In current society (and presumably capitalism as a whole), employees are employed by an employer. A common argument is made that, “In capitalism, I have the freedom to choose where I work. I can pick my specialization, and if I disagree with a company’s practices, I can quit. This is freedom, because I can choose what I do.”

The counter-argument to this is: picking where you can work is a good thing. However, in current society, that’s virtually all you can do, unless you are an owner/shareholder in a company. When working, the manager/owner/board of directors make the decisions of: what should be created, how it should be created, where it should be created, etc. In other words: workers have no control over what they do at work or why. A statistician hired by a company has to create reports/analyses that management thinks are valuable, rather than what the statistician thinks is valuable. The statistician might have freedom to produce the reports in whatever manner they desire, but they don’t have the freedom to produce reports about something their superiors aren’t interested in. The statistician can choose to independently do work that they think is beneficial to the company, but it will (likely) only be accepted/implemented if it aligns with the decision-makers [managers/owners/shareholders] of the company.

Which leads to the counter-argument. Sure, in capitalism I can pick where I want to work at. But if I’m not in control of what I do/why I do it, what’s the big deal? The employee is, quite literally, a slave to the desires of the employer. The employer determines what is to be done. The employee implements the employer’s will. The employee has (largely) no control over what they can do at work, other than quit if they disagree with what’s going on.

This is accepted as “just the way things are”. There’s little/no discussion about the possibility that: workers should have partial ownership of their workplaces and, as a result, they should have influence in the decision-making process RE: what is to be done. If a person contributes to the success of an organization, they should have influence on how the organization operates. Currently, only owners have influence on how organizations operate, regardless of how much they’ve contributed to the organization.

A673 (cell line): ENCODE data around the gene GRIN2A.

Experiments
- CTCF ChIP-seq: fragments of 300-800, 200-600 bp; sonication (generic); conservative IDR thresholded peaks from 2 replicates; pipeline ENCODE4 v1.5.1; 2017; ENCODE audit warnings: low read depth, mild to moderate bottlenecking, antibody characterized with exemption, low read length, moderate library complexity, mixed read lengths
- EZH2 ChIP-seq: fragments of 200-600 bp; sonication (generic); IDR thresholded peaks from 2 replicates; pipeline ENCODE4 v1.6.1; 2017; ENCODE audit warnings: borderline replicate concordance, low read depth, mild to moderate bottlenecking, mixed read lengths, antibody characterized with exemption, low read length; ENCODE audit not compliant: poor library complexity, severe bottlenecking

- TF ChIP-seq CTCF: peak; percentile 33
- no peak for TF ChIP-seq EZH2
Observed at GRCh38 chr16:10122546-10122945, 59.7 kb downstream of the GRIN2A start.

That’s all for now.

An argument against the notion that raising the minimum wage increases prices by the same amount.

I’ve heard an argument by business owners that, “If the minimum wage is raised, then
prices will have to raised/less people will be hired, which defeats the purpose.”

The argument makes sense in a way: if expenses go up, something has to compensate for that.

The implied argument, it seems to me, is that, “If the minimum wage increases by $5 per hour, then $5 per hour worth of prices will be added for our products.” I’d argue that this
doesn’t make sense.

A business has many expenses. If a business sells cheeseburgers, they have to pay for many things to run the business. Examples: labor, ingredients, shipping of ingredients, advertising, legal services, janitorial services, etc. Only some of these things would be impacted by the increase in minimum wage. Theoretically, they would be:

Expense Type    Impacted?
Labor                   Yes
Ingredients       Probably – minimum wage workers might farm/work with the ingredients
Shipping            Probably – minimum wage workers might ship ingredients/handle logistics
Advertising       No – advertising work is usually paid more than minimum wage
Legal                   No – legal work is basically always paid more than minimum wage
Janitorial           Probably

So, let’s break this into a formula.

Cheeseburger cost = (a*labor)+(b*ingredients)+(c*shipping)+(d*advertising)+(e*legal)+(f*janitorial)

a-f represent multipliers of each source of cost.

Before adding a minimum wage change, a-f each equal 1, so the equation is:

Cheeseburger cost = (labor)+(ingredients)+(shipping)+(advertising)+(legal)+(janitorial)

After adding a minimum wage change, a-f vary, depending on if/how each cost was affected by the change:

Cheeseburger cost = (a*labor)+(b*ingredients)+(c*shipping)+(advertising)+(legal)+(f*janitorial)

So, after the minimum wage change, the cheeseburger does cost more.